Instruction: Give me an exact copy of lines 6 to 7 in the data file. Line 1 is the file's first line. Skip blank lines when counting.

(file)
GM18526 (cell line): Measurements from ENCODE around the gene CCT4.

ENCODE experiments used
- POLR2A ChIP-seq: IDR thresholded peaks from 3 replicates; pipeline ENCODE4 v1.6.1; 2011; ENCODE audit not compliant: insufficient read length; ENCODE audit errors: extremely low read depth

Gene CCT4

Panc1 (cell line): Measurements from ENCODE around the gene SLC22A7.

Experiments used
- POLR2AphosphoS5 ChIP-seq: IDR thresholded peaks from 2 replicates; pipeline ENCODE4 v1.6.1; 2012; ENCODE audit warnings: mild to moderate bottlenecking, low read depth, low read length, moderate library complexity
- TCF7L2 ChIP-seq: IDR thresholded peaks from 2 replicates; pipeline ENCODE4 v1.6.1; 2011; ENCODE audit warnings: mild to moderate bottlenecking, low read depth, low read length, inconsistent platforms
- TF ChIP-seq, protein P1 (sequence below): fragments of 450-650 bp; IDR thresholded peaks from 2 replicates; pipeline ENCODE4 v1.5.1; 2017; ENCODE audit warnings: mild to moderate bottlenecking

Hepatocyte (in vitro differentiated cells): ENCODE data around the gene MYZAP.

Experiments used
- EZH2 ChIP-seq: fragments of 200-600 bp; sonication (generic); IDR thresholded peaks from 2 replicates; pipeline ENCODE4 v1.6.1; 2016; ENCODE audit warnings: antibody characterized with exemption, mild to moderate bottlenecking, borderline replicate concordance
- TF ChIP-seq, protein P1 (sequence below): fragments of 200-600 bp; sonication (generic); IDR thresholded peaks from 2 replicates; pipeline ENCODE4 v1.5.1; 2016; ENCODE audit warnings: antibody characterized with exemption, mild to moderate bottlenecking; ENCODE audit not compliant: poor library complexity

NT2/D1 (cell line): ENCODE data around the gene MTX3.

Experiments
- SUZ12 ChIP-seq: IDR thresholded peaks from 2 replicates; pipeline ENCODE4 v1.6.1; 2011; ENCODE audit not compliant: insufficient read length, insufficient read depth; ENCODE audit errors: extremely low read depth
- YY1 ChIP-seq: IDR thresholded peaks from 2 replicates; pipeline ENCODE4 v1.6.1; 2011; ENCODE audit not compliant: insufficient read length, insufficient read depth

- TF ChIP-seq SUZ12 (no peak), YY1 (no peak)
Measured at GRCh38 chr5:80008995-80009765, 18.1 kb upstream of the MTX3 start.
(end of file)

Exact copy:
Experiments used
- POLR2AphosphoS5 ChIP-seq: IDR thresholded peaks from 2 replicates; pipeline ENCODE4 v1.6.1; 2012; ENCODE audit warnings: mild to moderate bottlenecking, low read depth, low read length, moderate library complexity